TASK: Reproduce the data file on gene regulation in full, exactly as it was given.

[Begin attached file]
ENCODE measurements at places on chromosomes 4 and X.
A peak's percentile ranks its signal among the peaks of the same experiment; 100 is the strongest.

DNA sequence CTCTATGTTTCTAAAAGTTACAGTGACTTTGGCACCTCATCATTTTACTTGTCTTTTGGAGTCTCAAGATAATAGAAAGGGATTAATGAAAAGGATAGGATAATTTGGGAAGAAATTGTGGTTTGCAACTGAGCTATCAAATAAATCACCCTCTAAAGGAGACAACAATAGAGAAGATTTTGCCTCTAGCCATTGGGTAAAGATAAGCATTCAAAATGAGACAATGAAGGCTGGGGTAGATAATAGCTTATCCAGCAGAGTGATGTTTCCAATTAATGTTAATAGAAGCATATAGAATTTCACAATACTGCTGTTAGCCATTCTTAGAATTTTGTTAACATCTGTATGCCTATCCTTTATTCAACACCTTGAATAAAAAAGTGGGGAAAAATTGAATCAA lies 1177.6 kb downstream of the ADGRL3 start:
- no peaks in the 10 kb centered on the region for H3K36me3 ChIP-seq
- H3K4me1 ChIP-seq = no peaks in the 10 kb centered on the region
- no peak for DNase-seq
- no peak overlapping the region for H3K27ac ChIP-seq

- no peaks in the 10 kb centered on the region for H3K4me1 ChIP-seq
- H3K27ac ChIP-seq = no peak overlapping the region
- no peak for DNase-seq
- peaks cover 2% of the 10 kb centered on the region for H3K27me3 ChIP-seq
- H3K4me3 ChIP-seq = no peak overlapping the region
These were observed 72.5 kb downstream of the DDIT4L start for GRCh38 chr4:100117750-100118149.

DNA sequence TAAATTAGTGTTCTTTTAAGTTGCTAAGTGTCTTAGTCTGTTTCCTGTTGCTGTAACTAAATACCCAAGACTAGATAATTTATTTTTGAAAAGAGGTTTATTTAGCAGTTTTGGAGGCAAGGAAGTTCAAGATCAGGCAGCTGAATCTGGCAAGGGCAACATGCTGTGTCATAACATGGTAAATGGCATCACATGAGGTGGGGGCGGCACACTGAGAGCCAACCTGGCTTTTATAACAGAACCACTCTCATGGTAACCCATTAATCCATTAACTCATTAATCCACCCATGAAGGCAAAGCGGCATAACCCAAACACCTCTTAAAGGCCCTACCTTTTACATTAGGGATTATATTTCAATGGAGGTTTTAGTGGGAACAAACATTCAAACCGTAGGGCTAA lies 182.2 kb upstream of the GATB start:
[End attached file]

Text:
ENCODE measurements at places on chromosomes 4 and X.
A peak's percentile ranks its signal among the peaks of the same experiment; 100 is the strongest.

DNA sequence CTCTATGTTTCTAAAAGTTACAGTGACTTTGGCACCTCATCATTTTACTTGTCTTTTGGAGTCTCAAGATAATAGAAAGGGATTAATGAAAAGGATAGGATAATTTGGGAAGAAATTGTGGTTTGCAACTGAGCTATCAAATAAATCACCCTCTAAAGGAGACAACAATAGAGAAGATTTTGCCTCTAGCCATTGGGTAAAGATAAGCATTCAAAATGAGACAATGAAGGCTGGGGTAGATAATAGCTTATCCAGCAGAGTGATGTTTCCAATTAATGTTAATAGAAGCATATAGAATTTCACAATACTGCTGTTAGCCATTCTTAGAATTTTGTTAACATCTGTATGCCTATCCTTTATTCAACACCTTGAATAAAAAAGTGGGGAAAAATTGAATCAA lies 1177.6 kb downstream of the ADGRL3 start:
- no peaks in the 10 kb centered on the region for H3K36me3 ChIP-seq
- H3K4me1 ChIP-seq = no peaks in the 10 kb centered on the region
- no peak for DNase-seq
- no peak overlapping the region for H3K27ac ChIP-seq

- no peaks in the 10 kb centered on the region for H3K4me1 ChIP-seq
- H3K27ac ChIP-seq = no peak overlapping the region
- no peak for DNase-seq
- peaks cover 2% of the 10 kb centered on the region for H3K27me3 ChIP-seq
- H3K4me3 ChIP-seq = no peak overlapping the region
These were observed 72.5 kb downstream of the DDIT4L start for GRCh38 chr4:100117750-100118149.

DNA sequence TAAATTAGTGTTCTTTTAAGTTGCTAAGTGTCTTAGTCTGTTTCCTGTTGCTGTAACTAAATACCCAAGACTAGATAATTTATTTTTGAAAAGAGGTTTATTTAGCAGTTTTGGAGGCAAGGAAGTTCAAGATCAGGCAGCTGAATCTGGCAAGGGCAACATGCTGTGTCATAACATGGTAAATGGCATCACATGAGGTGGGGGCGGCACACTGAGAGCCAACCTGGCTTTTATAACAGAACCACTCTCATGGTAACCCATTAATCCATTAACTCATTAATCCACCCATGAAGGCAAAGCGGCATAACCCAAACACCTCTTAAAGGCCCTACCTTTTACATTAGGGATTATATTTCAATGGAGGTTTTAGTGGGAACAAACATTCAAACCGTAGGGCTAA lies 182.2 kb upstream of the GATB start: